- The Washington Times - Saturday, August 20, 2005

Roger k. Miller

on Phil Stong’s

State fair

“Our state fair



Is a great state fair.

It’s the best state fair

In our state.”

— From Rodgers & Hammerstein’s “State Fair”

The Storekeeper in Phil Stong’s 1932 novel, “State Fair,” is one of the most delightful characters in the attic of American literature. He is an amiable pessimist among pragmatic optimists in a not-quite-obscure work that occupies a small literary field almost all by itself — that of the American state fair. While there are other delightful characters in the attic, only “State Fair” says state fair.

And why not? It is set in a state — Iowa — that for many Americans, and not just Iowans, says America. Even those east of the Delaware who consider the entire Midwest to be a sink of yahoodom have a sneaking suspicion that probably it is somehow the real America, and Iowa is, culturally if not geographically, the middest of the Midwest.

The author was a native Hawkeye — born in 1899 in Keosauqua — and two of the three movies made from his novel retained the state’s setting, the 1933 dramatic version starring Will Rogers and the famous 1945 Rodgers and Hammerstein musical (their only film score). The 1962 remake of the musical kept the songs but shifted the setting to Texas and sank without a trace.

Back to the Storekeeper: He is tangential to the novel’s plot but central to its story, which is one of wrestling with and about fate. Of course, the book is about Ma and Pa Frake going to the state fair with their two grown children, Margy and Wayne, and having fun there. But just as the bucolic scenes of Grant Wood (another Iowan) are more than bucolic scenes, so does the book, beneath its deceptive old Saturday Evening Post-style slightness, wrestle ever so slyly with questions of Life and Fate.

The Storekeeper has decided opinions about Fate. He thinks it’s out to get you if you don’t watch out: “He believed, with Jack London’s Sea Wolf, that Heaven ordains all things for the worst — but more mischievously than tragically. He thought of God as a slightly perverse, omnipotent small child, breaking his jam jars all over the Storekeeper’s life.”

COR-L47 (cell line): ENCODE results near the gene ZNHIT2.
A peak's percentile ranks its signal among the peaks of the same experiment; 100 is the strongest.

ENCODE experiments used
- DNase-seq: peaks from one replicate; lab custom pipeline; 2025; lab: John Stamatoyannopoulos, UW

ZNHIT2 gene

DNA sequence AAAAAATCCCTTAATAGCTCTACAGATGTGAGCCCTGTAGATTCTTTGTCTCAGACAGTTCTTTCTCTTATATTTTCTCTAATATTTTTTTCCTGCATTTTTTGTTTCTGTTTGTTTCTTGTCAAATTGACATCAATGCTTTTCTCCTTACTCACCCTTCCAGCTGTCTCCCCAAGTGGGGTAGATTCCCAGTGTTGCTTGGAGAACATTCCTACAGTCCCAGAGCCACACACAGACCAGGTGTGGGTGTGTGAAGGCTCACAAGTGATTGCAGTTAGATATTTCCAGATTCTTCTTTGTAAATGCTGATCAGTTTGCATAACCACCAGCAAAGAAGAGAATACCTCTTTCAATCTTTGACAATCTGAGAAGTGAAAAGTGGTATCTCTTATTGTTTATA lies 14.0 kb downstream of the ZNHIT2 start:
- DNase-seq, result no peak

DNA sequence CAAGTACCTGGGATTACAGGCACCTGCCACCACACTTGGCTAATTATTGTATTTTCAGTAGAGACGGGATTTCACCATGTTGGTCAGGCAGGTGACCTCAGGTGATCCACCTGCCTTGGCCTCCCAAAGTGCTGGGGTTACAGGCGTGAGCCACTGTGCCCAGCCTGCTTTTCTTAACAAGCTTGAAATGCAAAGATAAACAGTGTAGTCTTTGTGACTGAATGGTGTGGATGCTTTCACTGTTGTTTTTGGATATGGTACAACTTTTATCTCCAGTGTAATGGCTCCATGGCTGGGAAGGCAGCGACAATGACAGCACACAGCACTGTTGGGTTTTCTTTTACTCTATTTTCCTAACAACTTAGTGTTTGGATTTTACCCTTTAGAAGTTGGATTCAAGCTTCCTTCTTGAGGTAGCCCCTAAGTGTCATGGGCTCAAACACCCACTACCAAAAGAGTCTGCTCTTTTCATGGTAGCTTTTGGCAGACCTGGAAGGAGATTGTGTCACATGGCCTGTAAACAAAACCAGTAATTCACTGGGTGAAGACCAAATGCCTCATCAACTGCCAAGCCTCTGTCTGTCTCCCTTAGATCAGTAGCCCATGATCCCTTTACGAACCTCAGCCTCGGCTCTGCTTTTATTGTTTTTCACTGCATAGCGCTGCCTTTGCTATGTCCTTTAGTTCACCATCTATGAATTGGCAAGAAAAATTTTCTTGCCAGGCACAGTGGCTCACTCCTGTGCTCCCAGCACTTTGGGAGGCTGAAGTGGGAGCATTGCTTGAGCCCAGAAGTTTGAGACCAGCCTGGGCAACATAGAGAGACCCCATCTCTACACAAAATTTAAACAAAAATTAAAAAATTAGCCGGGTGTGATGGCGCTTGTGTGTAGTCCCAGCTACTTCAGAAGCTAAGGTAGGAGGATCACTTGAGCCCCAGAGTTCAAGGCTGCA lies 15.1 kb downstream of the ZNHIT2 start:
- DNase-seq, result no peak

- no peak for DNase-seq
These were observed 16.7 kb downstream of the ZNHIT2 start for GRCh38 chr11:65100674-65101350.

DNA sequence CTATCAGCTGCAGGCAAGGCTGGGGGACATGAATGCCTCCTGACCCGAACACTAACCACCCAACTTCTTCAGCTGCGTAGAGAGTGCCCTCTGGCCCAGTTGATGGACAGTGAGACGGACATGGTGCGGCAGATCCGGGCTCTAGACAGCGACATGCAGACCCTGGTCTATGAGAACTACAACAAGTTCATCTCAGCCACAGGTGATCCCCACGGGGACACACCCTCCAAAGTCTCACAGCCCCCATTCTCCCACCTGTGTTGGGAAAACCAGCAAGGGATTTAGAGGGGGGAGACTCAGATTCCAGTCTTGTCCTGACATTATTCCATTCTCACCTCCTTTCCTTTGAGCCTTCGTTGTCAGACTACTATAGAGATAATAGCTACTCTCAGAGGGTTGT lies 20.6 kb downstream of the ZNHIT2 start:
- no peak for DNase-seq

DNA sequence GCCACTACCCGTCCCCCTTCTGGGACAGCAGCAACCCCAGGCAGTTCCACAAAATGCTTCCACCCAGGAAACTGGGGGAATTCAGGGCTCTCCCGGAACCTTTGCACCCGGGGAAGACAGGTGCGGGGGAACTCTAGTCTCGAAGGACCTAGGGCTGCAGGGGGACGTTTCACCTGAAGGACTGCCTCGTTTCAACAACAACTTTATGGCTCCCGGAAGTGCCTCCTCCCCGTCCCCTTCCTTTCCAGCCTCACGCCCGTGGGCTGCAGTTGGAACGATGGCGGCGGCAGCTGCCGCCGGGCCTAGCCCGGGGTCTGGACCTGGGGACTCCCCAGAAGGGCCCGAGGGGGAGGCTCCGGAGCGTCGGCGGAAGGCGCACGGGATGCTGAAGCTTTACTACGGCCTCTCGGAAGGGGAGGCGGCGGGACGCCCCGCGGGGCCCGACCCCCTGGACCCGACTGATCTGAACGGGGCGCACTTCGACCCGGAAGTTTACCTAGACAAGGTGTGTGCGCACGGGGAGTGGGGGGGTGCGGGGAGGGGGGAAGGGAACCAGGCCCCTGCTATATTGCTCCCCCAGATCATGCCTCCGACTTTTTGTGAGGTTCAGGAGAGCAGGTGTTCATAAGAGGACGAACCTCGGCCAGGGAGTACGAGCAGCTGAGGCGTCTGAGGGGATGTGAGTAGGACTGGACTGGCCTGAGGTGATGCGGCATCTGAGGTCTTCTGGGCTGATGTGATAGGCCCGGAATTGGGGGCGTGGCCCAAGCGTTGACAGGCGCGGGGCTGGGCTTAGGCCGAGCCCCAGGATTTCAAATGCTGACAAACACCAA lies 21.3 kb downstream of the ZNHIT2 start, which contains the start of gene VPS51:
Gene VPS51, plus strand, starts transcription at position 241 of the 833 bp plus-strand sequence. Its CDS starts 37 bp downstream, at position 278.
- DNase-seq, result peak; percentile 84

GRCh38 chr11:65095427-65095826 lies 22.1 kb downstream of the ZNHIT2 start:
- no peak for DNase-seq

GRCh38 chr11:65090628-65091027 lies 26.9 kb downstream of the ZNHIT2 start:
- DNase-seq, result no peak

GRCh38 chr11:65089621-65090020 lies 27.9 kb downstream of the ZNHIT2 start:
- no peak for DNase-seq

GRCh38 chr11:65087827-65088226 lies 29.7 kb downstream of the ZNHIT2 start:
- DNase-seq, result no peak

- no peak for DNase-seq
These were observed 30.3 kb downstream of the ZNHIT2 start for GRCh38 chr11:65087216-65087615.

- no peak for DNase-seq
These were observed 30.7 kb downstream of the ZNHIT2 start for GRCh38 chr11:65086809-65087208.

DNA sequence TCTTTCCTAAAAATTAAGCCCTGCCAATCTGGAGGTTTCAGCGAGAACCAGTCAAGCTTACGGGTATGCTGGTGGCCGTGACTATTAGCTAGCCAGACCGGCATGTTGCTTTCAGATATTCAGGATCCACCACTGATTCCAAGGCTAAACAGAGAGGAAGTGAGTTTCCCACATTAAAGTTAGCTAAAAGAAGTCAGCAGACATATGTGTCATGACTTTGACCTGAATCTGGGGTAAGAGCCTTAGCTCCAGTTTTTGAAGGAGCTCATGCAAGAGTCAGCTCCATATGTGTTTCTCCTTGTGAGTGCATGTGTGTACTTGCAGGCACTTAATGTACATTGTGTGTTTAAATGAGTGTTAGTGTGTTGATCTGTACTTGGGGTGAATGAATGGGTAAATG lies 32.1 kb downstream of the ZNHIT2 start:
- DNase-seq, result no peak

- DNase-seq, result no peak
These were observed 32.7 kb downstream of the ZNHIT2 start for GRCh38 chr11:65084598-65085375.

Not an especially elevated way to think of the Deity, who, furthermore, seems to be indistinguishable from “Them” — Fate or the Fates. Remember, he tells the loafers in his store, “you can’t get away from Them,” which is why it is never wise to take the chains off your car’s tires just because the sun is shining. Abel Frake goes to the fair in Des Moines hoping his boar, Blue Boy, will take the top prize; his wife, Melissa, has the same hopes for her pickles. Melissa is a philosophical fellow traveler with the Storekeeper, but with a twist. She plans for things to happen, even unpleasant things, because then they’re not so unpleasant. “If you’re careful you can make everything you want come out the way you want it to,” she tells Margy. “I always have.”

Their children go to the fair looking to scratch the itch of restlessness. They are bored with the routine of their lives. “Sometimes don’t you feel like you’d like to go away somewhere and just raise hell — about everything?” Margy asks her brother. The answer for both of them is Yes. They lose themselves in the metropolitan crowds — “as Des Moines understands metropolitanism” — and while Ma and Pa think they are off riding the roller coaster or playing hoop toss, they are actually busy discovering Love and Sex with an intensity usually reserved for weightier novels.

Romance is everywhere. Blue Boy, whose porcine placidity has been disturbed by the long ride to the fair and who lethargically awaits “the return of a Republican administration to nature,” perks up when a sow named Esmeralda is put into a pen next to his. Esmerlda’s raising Blue Boy’s spirits helps Abel win the hog sweepstakes, and the intervention of Margy’s fair-time lover, a Des Moines Register reporter, helps Melissa win several blue ribbons for her pickles. Wayne’s and Margy’s love affairs are at fever pitch. Everyone gets what he or she wanted.

Obviously it’s time to go home. Abel and Melissa get to take their prizes with them, but not Wayne and Margy. Wayne’s more worldly lover, Emily, tells him that their worlds are too different for their relationship to continue. In Margy’s case, she is the one to impart the same wisdom to her more worldly partner, Pat. Why? Well, because that’s the way things are. Margy had told Pat, “Frakes think you ought to manage things and not let things manage you.” But, Frakes to the contrary, apparently some things, including love, cannot be planned or managed.

Unless, perhaps, you plan and manage perversely, like the Storekeeper, for whom good news means bad news. (Not unlike our modern stock market, actually.) At the end of the novel, set in the late 1920s but published with the hindsight wisdom of 1932, the Storekeeper says business is too good and he is pulling in his economic horns to avoid being caught overstocked in the coming Depression.

Roger K. Miller, a native of Upstate New York, lives and writes in Wisconsin, but visits neighboring Iowa every chance he gets.

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